Irreparable harm to children's bodies: expert

A ''depressing lack'' of health prevention strategies in New Zealand schools is causing irreparable damage to children's bodies, which will cost taxpayers millions of dollars in the years to come, a musculoskeletal specialist says.

However, the Otago Primary Principals' Association believes it is a wider issue for communities to help tackle, not just schools.

New Zealand Association of Musculoskeletal Medicine member and physician Dr Steve Bentley said he was seeing more children with postural problems, back pain, scoliosis, developmental problems and lower limb alignment problems.

Children were spending much less time on social interaction in sport and other physical activities, and more time at home watching television, engaged in non-educational, antisocial computer/phone activities, eating poorly, gaining weight and establishing poor lifestyle habits, he said.

''The issue is the level of inactivity of children, the growing problems of obesity and diabetes, which have a profound influence on future health into adulthood and will cost this country dearly as the medical budget blows out dealing with the consequences of obesity, cardiovascular disease, diabetes and its complications, as well as hip and knee joint degeneration and joint replacement ... Back pain is the most common cause of loss of time at work,'' he said.

''There is a depressing lack of health prevention strategies in this country.''

Schools had a role to play in providing balanced education, including physical education and activity as well as providing nutritional food, Dr Bentley said.

The reintroduction of milk in schools was a great start, he said.

''Schools can achieve a lot by introducing physical skills and interests, but also in specific prevention of disease, for example osteoporosis.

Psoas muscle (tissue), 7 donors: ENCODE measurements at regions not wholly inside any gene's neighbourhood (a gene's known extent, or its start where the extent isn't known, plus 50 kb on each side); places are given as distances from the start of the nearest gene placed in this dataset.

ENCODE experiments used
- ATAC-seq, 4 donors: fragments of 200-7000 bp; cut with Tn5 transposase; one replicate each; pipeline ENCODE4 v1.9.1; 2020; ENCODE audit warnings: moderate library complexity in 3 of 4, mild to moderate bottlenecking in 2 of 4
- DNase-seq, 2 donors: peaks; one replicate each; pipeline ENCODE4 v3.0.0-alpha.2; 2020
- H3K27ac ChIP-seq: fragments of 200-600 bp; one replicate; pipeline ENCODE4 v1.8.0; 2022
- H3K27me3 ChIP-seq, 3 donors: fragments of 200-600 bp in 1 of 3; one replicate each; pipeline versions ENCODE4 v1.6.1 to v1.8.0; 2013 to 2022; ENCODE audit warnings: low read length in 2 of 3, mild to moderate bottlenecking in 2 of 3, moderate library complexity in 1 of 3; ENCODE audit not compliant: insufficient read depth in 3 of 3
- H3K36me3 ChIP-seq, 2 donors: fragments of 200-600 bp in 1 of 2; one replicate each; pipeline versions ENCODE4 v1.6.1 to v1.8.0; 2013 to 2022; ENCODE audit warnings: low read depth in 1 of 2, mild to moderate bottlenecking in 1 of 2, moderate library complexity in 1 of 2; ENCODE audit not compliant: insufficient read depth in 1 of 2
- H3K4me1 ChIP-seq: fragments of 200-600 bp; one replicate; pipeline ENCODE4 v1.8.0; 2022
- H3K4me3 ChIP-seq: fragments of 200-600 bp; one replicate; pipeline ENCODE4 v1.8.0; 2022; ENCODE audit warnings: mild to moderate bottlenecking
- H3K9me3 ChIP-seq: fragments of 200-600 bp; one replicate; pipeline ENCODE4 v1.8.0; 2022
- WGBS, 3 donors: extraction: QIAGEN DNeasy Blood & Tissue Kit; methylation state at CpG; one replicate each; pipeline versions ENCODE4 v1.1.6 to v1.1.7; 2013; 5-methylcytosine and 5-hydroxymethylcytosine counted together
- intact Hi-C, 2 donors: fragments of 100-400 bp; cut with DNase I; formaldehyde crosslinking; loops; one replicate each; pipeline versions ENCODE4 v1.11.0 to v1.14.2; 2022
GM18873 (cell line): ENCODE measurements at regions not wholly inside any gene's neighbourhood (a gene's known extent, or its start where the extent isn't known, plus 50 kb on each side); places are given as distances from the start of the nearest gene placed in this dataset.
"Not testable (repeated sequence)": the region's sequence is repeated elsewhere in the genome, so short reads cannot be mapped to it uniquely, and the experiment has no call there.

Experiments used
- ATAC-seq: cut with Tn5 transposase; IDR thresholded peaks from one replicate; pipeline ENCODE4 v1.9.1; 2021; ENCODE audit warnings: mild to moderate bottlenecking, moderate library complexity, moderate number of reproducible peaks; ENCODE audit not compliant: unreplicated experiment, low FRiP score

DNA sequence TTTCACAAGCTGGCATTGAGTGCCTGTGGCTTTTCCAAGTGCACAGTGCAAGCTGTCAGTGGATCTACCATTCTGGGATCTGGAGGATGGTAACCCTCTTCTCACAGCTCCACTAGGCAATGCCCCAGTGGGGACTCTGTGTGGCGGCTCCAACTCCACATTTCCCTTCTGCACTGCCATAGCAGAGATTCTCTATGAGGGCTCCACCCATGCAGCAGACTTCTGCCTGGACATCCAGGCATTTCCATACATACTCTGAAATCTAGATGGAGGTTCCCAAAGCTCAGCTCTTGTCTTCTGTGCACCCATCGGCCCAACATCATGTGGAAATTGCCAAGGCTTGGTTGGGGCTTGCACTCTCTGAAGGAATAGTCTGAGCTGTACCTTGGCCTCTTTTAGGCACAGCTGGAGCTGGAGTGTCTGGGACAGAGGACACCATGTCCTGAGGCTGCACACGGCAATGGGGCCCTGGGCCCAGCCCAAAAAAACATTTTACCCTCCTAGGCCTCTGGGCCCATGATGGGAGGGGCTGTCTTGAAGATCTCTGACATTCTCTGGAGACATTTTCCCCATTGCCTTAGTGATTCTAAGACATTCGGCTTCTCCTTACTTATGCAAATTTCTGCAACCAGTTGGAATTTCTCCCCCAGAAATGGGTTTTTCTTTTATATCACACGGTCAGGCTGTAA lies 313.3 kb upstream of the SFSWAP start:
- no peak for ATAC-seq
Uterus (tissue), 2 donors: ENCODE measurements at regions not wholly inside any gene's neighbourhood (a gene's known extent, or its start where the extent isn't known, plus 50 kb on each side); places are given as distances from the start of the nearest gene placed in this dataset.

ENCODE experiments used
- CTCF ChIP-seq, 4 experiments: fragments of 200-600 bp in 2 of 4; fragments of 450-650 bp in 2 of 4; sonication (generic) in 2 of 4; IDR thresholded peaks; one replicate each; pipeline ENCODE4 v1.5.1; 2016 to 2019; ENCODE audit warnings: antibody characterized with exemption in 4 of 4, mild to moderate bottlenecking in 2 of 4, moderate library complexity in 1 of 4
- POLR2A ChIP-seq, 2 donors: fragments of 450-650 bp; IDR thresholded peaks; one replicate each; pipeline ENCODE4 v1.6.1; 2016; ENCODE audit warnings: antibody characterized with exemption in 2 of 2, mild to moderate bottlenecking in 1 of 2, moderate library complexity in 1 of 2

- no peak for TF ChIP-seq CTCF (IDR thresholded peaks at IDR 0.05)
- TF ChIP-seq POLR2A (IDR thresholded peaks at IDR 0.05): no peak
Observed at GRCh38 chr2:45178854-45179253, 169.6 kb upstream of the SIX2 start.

''A simple jump/skipping programme has a profound effect on bone mineral density during the period of maximum growth velocity in puberty.

''Girls in a jump/skip programme during their period of peak growth - 12 to 14 years - have been shown to increase their total bone mineral content 17% more than inactive girls at the end of their peak growth period, which has a huge impact on preventing osteoporosis later in life and postmenopausal fractures, especially hip fractures.

''Sadly, the Ministry of Health and the Ministry of Education are failing our children in the area of preventive health strategies.''

There were still large numbers of children, especially from sporting families in the deep south, who were very physically active by participating in regular and competitive sport, Dr Bentley said.

''Those children's parents do a great job. We just need more children and families to be involved.''

Otago Primary Principals Association president and Bathgate Park School principal Whetu Cormick said teachers worked hard to provide a balanced learning programme that included health and physical education.

''Every day, in every New Zealand school, such programmes are evident.

''To say that schools are failing our young people is irresponsible.''

Obesity and other health-related problems were a wider issue that the whole community needed to address, Mr Cormick said.

''Schools alone cannot be held responsible for overcoming them.

''Fruit, breakfast and milk in schools are fantastic initiatives that will help our young people grow.''

A Ministry of Education spokeswoman said health and physical education classes embodied the New Zealand curriculum's vision for young people to develop the knowledge, values and competencies to live full and active lives.

''It is about them taking responsibility for improving their own wellbeing and the wellbeing of their communities.

''Learning in health education, physical education and home economics helps students grow as confident, connected and involved lifelong learners, ready to contribute to their world.''

Pupils learnt that wellbeing was a combination of the physical, mental, emotional, social and spiritual aspects of people's lives, she said.

''They learn to think critically and make meaning of the world around them by exploring health-related and movement contexts.''


Add a Comment